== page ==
Stitch Cooperative

I had to stop by this booth for 2 reasons: (1) we needed to get more info for our shop and (2) I was there to pick up postcards for Knitting in the Sun and to meet Kristi Porter, author of the book personally.  I have 2 designs titled “Yehliu” and “Alishan” that will be included in the book.

Postcards front and back.  The red top that Kristi is wearing is my Alishan pattern!

Postcards front and back. The red top that Kristi is wearing is my "Alishan" pattern!

Check out Kristi’s fabulous sweater (wink, wink) in the postcard! It’s mine! It was really hard to contain my giddy squeeeee in the middle of the market floor after finding out that Kristi was wearing my garment in the promo photos (and it would have been embarrassing because there were other people nearby, including other well-known designers in the Stitch Cooperative booth, and vendors).

It was a good thing that knitting Alishan didn’t kill me.  Alishan was knit with KidLin by Louet, which is a fantastic yarn, but not so fantastic when your allergies decide to go haywire, as mine had when I was trying to get the project out.  Fortunately for me, Kristi was very kind and understanding.  🙂

What was equally exhilarating was to find out that my other garment, Yehliu, was hanging in the Lorna’s Laces booth:

Beth Casey must have thought that I was a huge dork when I bounced into the booth and asked if I could take a picture with my garment.

If I remember correctly, I think I was kind of like a Mexican jumping bean when I asked.  Too bad the lighting at the trade show was crappy because it does not show off the beautiful color and sheen of the garment.  The yarn used was the super luscious Lion and Lamb.

Right now, the shop is not carrying Lorna’s Laces yet, but we hope to be able to add that to our shop very soon.  (stupid economy has delayed our plans to have the physical shop a little more. )

Frog Tree Yarns

Our second must-visit stop was the fabulous not-for-profit and fair trade company of Frog Tree Yarns.  Their yarns are selling very well for Handicraft Café, so we had to do lots of restocking of the Alpaca Sport. My other motive for stopping by was to talk to Frog Tree about doing some design work for them.  They liked my stuff and presentation enough that they wanted me to formally submit something, which to date, I have done, and things are looking pretty well.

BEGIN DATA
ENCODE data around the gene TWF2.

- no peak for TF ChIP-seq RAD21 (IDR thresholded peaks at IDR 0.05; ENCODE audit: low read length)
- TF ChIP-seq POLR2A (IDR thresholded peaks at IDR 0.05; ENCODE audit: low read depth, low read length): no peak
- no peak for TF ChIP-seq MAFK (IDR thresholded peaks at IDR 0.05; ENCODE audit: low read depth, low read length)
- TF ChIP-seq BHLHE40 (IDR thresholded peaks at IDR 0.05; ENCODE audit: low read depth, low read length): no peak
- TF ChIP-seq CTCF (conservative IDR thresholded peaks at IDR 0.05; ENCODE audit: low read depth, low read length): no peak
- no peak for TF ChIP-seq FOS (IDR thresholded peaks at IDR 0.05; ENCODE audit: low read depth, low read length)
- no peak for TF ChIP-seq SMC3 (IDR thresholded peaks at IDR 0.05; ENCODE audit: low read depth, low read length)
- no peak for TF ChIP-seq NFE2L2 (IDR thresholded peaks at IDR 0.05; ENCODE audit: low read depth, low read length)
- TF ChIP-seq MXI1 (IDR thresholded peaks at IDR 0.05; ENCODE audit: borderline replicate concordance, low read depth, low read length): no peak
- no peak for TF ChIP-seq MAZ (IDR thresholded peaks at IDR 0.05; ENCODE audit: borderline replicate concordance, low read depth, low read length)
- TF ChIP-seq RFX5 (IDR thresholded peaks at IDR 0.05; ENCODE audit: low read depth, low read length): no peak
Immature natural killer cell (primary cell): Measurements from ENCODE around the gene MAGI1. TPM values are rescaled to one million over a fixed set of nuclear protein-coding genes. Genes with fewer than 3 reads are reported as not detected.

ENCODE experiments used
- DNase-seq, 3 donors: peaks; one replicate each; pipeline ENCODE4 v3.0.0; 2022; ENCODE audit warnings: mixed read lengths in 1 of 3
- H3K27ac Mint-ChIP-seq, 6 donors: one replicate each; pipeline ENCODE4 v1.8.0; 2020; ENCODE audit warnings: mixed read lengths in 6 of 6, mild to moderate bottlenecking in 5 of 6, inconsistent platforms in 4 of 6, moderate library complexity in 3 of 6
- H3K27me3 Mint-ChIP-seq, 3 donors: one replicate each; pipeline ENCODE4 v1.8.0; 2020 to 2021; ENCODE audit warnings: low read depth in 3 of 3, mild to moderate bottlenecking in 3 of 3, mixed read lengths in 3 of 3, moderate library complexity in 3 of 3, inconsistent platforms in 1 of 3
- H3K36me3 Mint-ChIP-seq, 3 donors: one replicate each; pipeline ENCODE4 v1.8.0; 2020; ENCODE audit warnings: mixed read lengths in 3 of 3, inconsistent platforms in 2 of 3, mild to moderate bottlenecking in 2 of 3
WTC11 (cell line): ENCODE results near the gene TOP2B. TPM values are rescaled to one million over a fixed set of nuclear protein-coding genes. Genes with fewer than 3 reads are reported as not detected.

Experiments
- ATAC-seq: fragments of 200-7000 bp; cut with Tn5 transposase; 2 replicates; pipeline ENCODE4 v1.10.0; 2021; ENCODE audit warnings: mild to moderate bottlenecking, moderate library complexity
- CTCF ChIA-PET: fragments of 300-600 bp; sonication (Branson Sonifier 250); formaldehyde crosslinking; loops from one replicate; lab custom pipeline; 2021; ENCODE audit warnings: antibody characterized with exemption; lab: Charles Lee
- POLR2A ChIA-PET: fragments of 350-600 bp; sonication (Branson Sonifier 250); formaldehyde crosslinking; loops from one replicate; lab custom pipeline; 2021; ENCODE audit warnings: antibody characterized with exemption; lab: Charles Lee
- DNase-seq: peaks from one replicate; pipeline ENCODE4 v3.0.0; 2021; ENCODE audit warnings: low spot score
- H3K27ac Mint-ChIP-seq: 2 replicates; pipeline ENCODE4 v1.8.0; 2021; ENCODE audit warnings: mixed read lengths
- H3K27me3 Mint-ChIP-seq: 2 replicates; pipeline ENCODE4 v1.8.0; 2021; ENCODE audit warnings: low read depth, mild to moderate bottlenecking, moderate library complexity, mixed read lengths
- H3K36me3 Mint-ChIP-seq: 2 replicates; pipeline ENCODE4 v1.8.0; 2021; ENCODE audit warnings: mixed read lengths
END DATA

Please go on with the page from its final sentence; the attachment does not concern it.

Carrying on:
Southwest Trading Company

We then stopped by the SWTC to do some shopping, where we purchased more yarns, including the new

Aubrey and me with Joe Raffino of SWTC.

Aubrey and me with Joe Raffino of SWTC.

Therapi line made with Jade! (All the yarns are still trickling in and we haven’t listed all the ones that have arrived, but you can usually get updates on our blog and on our Ravelry group.)

Again, I had another motive for visiting SWTC, because I was pitching some design ideas to Jonelle Raffino, president of SWTC, and author of a new sock knitting book.  Within about 2 weeks after TNNA and my conversations with Jonelle, I formally submitted several design ideas to her, and like with Frog Tree, things are looking very well. I’m keeping my fingers crossed and will reveal more information fairly soon.

I also owe Jonelle a big thank you, because a hour or two after talking to her, she called me back to her booth to tell me that she had just personally recommended me to the editor of a magazine that was looking for a jacket pattern for their November issue.  I submitted a couple of sketches to the editor, and because it was last minute (literally – no joke), I didn’t even get a chance to do swatches.  Luckily, the editor liked what she saw and we’ve hammered out a deal for the magazine.  I really don’t want to say more at this point since we don’t have a formally signed contract yet, but I’m sure I will reveal more when I am able.

Last but Not Least…

As we walked through the Interweave booth, my good friend Kristie, who does some sample and test knitting for some known designers and me, spotted “Rick,” the sample she knitted for Cookie A.’s (blog) upcoming sock book. I can’t be more happy for Kristie! We also were able to flip through a  galley copy of Cookie’s book, and it looks like it will be a sure-fire winner. The layout, photos, style and text are all very pleasing to the eye, seemingly easy to use and 100% drool-worthy, even for non-sock knitters.